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The microbiological status of raw and smoked porcupine meat sold in Benin City were investigated. The samples (raw and smoked porcupine meat) were sourced from three different locations (Egor, Ovia North-east and Oredo L.G.As) in Edo State. Bacteria growth was determined using nutrient agar, the presence of Streptoccocus aureus was detected and Fungi growth was determined by using potato dextrose agar. The culturing and isolation of each smoked and raw porcupine meat samples was done by putting one gram of each smoked and raw porcupine meat in 10ml of sterile distilled water.1ml was pipetted from it and added to next distilled water, making a dilution of 10-2.Dilutions were made by mixing 1.0ml of the homogenate in 9.0ml of sterile distilled water to obtain 10-3 dilution. Total viable counts of bacteria were determined by enumerating the colony forming units ( cfu/g) by pour plating 1.0ml of 10-1 and 10-2 diluents on nutrient agar plates supplemented with anti-fungi mixture to inhibit fungi growth and incubated at 370C for 48 hours. Total fungi counts were determined by pour plating Potato Dextrose Agar plates supplemented with antibiotic mixture to inhibit bacterial growth and incubated at room temperature ( 26±2oC) for 72 hours.The experiments were carried out in triplicates. Pure cultures of bacterial and fungal isolates were obtained on the Nutrient Agar and Potato Dextrose Agar respectively.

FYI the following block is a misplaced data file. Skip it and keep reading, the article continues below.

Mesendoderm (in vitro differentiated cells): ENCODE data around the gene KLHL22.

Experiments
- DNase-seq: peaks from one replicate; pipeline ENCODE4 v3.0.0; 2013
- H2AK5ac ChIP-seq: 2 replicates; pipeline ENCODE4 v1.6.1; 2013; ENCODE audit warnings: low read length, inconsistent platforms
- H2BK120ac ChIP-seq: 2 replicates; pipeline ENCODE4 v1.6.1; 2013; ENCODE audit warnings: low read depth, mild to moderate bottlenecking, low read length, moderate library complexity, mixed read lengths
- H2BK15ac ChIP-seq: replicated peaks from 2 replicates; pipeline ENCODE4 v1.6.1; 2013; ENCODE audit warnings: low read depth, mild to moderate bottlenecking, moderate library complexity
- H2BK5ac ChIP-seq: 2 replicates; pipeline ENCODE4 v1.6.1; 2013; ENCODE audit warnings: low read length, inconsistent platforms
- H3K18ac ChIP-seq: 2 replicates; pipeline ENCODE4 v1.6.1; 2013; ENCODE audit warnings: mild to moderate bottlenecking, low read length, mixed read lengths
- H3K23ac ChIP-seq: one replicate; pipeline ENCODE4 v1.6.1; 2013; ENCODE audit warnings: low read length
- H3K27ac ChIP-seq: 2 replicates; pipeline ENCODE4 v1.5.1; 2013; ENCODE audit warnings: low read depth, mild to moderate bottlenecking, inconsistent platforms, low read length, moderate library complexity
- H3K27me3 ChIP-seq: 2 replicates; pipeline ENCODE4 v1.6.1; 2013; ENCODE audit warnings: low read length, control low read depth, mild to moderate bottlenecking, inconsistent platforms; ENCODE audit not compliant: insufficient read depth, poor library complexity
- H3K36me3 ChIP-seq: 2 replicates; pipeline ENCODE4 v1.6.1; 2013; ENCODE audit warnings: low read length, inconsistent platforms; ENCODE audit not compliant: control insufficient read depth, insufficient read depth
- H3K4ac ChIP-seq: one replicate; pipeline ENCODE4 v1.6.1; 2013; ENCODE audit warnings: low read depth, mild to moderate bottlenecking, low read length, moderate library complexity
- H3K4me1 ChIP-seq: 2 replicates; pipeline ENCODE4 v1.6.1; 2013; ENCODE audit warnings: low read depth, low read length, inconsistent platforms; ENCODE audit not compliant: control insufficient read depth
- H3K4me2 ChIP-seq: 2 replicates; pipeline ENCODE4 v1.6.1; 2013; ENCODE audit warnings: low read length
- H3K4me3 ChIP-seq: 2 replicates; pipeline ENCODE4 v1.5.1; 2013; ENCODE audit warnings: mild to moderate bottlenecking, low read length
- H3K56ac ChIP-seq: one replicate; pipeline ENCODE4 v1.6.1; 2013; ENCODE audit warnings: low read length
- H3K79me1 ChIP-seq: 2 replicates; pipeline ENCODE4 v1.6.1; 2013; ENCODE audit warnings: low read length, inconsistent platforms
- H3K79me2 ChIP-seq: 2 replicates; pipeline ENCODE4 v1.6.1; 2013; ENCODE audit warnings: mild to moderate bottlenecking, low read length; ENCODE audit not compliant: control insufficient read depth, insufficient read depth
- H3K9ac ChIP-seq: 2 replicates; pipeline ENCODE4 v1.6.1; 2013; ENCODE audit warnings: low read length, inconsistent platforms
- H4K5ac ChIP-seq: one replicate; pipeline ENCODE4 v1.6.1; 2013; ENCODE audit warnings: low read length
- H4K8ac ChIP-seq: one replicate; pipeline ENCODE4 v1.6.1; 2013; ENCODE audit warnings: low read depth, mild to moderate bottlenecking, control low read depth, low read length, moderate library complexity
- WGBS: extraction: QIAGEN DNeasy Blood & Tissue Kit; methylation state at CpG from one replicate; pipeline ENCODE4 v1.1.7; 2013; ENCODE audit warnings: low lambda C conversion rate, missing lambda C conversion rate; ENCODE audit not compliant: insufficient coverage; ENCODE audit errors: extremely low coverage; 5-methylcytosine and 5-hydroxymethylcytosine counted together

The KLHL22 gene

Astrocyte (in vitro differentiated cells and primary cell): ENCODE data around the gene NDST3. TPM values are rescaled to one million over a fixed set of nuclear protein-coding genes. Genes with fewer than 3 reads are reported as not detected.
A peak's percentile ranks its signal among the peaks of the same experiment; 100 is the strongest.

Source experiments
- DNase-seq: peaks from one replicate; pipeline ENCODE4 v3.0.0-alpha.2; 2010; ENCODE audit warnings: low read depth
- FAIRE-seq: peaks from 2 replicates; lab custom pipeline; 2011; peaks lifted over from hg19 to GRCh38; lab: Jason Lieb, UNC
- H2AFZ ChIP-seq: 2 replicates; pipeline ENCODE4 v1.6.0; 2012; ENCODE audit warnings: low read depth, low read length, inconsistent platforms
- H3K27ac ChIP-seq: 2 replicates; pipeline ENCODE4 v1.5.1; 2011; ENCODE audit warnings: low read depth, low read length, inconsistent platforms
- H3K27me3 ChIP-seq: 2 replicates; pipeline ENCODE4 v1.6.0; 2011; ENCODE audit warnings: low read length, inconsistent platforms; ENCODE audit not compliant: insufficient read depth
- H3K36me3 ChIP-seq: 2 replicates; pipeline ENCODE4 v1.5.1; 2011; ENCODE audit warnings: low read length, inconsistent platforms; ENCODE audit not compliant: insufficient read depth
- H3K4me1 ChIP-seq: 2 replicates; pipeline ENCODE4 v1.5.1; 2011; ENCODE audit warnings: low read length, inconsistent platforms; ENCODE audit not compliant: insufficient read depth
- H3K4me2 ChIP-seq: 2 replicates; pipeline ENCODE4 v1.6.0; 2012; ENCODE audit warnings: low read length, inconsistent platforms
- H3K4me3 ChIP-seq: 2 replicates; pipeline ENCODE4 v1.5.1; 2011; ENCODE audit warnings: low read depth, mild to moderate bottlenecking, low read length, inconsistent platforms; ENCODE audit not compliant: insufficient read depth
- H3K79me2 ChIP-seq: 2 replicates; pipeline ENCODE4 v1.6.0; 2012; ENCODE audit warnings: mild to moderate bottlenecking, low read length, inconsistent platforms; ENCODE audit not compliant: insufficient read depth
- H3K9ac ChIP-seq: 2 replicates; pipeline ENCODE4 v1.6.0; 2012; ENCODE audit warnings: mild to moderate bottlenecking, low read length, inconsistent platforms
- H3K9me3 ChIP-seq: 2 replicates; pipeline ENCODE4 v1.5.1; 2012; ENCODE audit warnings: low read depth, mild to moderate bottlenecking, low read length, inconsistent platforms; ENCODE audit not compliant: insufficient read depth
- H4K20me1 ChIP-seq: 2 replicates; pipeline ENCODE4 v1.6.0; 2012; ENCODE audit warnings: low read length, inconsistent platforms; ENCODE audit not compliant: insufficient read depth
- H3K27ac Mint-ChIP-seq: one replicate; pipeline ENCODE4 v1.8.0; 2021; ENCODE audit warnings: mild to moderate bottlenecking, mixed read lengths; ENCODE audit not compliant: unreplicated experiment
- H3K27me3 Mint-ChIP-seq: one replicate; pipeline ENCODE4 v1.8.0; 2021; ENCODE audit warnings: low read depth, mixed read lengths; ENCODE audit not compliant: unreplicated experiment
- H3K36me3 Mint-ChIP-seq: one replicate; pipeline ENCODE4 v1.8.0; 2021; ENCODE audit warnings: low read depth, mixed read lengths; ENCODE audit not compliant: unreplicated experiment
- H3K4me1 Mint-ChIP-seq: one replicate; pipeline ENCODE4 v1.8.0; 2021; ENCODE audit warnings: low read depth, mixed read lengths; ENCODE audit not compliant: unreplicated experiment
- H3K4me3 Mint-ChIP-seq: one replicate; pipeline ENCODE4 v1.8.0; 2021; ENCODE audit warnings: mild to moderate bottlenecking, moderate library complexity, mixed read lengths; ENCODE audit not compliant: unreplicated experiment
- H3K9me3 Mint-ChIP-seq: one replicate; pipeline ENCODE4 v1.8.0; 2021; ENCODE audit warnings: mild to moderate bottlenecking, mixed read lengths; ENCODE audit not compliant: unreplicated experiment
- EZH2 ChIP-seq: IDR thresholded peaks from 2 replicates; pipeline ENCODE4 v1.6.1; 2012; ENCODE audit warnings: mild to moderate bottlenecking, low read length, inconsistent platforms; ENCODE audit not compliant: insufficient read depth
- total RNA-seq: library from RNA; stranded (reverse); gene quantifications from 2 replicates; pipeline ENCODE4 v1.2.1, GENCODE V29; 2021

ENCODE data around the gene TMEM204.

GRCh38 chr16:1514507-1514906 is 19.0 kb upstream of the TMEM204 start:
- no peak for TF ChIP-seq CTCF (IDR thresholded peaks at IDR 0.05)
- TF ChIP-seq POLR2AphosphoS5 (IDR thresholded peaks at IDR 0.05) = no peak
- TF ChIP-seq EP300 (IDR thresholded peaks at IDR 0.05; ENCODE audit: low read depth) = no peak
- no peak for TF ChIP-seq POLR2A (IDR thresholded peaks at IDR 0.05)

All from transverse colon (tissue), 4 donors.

Microbiological analyses of the smoked porcupine meat indicates that the mean values of Bacteria count ranged from 6.20 x 102 cfu/g to 3.54 x 103 cfu/g for smoked porcupine meat samples and 2.58 x 103 to 1.44 x 102 cfu/g for raw porcupine meat samples and the mean values of fungi count ranged from 2.00 x 102 cfu/g to 3.36 x 103 cfu/g for smoked porcupine meat samples and 2.24 x 103 cfu/g to 1.15x 102 cfu/g raw porcupine meat samples. Six genera of bacteria and five genera of fungi were isolated. The samples from Egor LGA recorded the highest count with 3.54 x 103cfu/g and 2.58 x 103 cfu/g for smoked and raw porcupine meat samples respectively. The samples had no E. coli and other serious food-borne pathogens; such as Klebsiella sp. and Enterobacter. sp. It is worthy to note that the aerobic counts of bacteria and fungi were below that of the international food standard (< 105 cfu/g), the absence of E.coli and other serious food-borne pathogens indicates the microbiological safety of the products. TABLE OF CONTENT Title page---------ii Abstract---------iii Acknowledgement --------iv Certification---------v Dedication---------vi Table of Contents--------vii List of Tables---------x List of Plates--------xi CHAPTER ONE 1.0Introduction--------1 1.1Justification and Objective of Study-----2 CHAPTER TWO 2.0Literature Review-------4 2.1Porcupines--------4 2.2Porcupine Consumption and Popularity in Edo State---4 2.3Porcupine Diseases and Infestations----6 2.4Food-borne Diseases-------6 2.5Food Poisoning-------7 2.5.1Allergic Reactions------8 2.5.2Food Intoxication------8 2.6Prevention of Food Contamination -----9 CHAPTER THREE 3.0Materials and Methods------10 3.1Samples Collections-------10 3.2Preparation of Media-------10 3.2.1Nutrient Agar for Bacteria Evaluation---10 3.2.2Potato Dextrose Agar for Fungi Evaluation---10 3.3Isolation of Microorganisms------11 3.3.1Isolation of Pure Cultures-----11 3.3.2Identification of Isolates-----11 3.4Gram Staining--------12 3.4.1Spore Stain-------12 3.5Biochemical Test-------12 3.5.1Oxidase Test-------12 3.5.2Catalase Test-------13 3.5.3Coagulase Test------13 3.5.4 Urease Test-------13 3.5.5Indole Test-------14 3.6Fungal Identification-------14 3.7Statistical Analysis-------14 CHAPTER FOUR 4.0Results---------16 4.1Result on Microbial Analysis------22 CHAPTER FIVE 5.0Discussion--------23 5.1Discussion on Microbial Analysis-----23 CHAPTER SIX 6.0Conclusion and Recommendation-----25 References--------26 Appendix ---------30 LIST OF TABLES Table 4.1:Total Viable Bacterial Counts (cfu/g) of smoked porcupine meat -----16 Table 4.2:Total Viable Fungal Counts (cfu/g) of smoked porcupine meat -------17 Table 4.3:Total Viable Bacterial counts ( cfu/g) of raw porcupine meat 18 Table 4.4:Total Viable Fungal counts ( cfu/g) of raw porcupine meat -19 Table 4.5:Cultural, Morphological and Biochemical Characteristics of the Bacterial Isolates from Raw and Smoked Porcupine Meat 20 Table 4.6:Cultural and Microscopic Characteristics of the Bacterial Isolates from Raw and Smoked Porcupine Meat --21 LIST OF PLATE Plate 4.1:Serial dilution Process------41 Plate 4.2:Presence of Bacterial Isolates-----42 Plate 4.3:Microbial Isolation------43 Plate 4.4:Numbering of Sterile Petri-dishes----44 Plate 4.5:Smoked Porcupine Meat-----45 CHAPTER 1 INTRODUCTION Microbiological evaluation has been and continued to be a useful tool for determining the ability of a food (meat) to support the growth of spoilage organisms or pathogens. It also plays an important role in the validation of processes that are intended to deliver some degree of lethality against a target 0rganism or group of target organisms (Vasteergard, 2004).Porcupine meat (Raw and Smoked) potential shelf life can be determined through microbiological challenge studies. The evaluation of spoilage organisms or microbes can be on the increase in raw than smoked due to the latter having undergone processing as Pathogens do not survive under heat (Vesteergard,2004).Meat processing hygiene is a part of quality management of meat which refers to the hygienic measures to be taken during the processing steps in the manufacture of meat products (WHO,2002).Regulatory authorities usually provide the compulsory national frame work for food (meat) hygiene programmes through laws and regulations and monitor the implementation of such laws. Operations in meat processing plants comprises the manufacture of value added products from primary products of meat origin and non-meat origin such as Prof’s kilishi factory in University of Benin, Benin City (Igene.2009).There are three principles of meat hygiene which are crucial for meat processing operation: prevent microbial contamination of raw materials, intermediate (semi-manufactured) goods and final products during meat products manufacturer through absolute cleanliness of tools, working tables, machines as well as hands and outfits of personnels, minimize microbial growth in raw materials, semi-manufactured goods and final products storing them at a low temperature, Reduce or eliminate microbial contamination by applying heat treatment at the final processing stage for extension of shelf life products,(except dried and fermented final products which are shelf stable through low ph).However, processing of meat in Nigeria with reference to Edo state is in a high deplorable state(lgene,1984).The brush-tailed porcupine (Atherurus africanus) is a rodent species that occurs predominantly in the forests of equatorial Africa. It has an average body weight of 3kg and is a widely hunted and favoured protein source for both rural and urban populace In Nigeria ( Jori et al., 1998).In these regions, the porcupine meat frequently fetches higher prices than that from domestic or other game species. It is the most abundant bushmeat sold in Gabon. It reportedly accounts for 19% of the total species sold by the road side in Bendel States in Nigeria (Martin 1983, Colyn et al.,1987).However,current reports shows that porcupine is of low acceptance because of the bitterness of the meat making its counterpart species-grasscutter more readily acceptable by consumers in Edo State. Bitterness of porcupine meat is due to its consumption of local fruits called ‘’oosu’’ (Report from New Benin Market,2014). 1.1 JUSTIFICATION It is important to know and evaluate the microbial population of porcupine meat consumed in Edo state because bacteriological studies showed that various bacteria which are potential pathogens inhabit different organs and tissues including lungs, liver, kidney, and stomach and the gastro-intestinal tract of African porcupine species and also those sold and processed in the markets are not well packaged for consumption, hence they are susceptible to microbial re-contamination after processing. Disease-causing agents present in porcupine meat have been known for the cause of some health risk involving diseases and therefore, the need to employ some strategies towards evaluating the microbial load of this food commodity since it also helps in achieving food security as a mini-livestock. Due to high level of hunting of these species leading to a larger market of these products in Edo state, there is need for perpetual microbiological analysis and also to check contaminant in foods from the surrounding environment in order to know their risk levels and thus making the public aware on health risks in consuming raw or undercooked and under processed snail meat to prevent zoonotic diseases e.g Ebola. These organisms may remain in porcupines not as pathogens but as normal flora, but they can also cause diseases if eaten raw or improperly cooked, hence this study will help evaluate the various species of micro-organisms that are of public concerns. This work will also help evaluate microbiological load before processing, after processing the quantity of micro-organisms that re-contaminate smoked porcupine meat sold for consumption in the various locations in Edo State where the study was conducted. This work will also examine the possible sources of contamination and re-contamination of porcupine meat sold in Edo State with respect to the zones or locations where the meat was purchased. OBJECTIVES OF THE STUDY The objectives of the study were to: 1. To evaluate the microbial population(cfu/g) of raw porcupine 2. To evaluate the microbial status of smoked ready-to-eat porcupine. 3.To compare the microbial status of raw and smoked porcupine meat.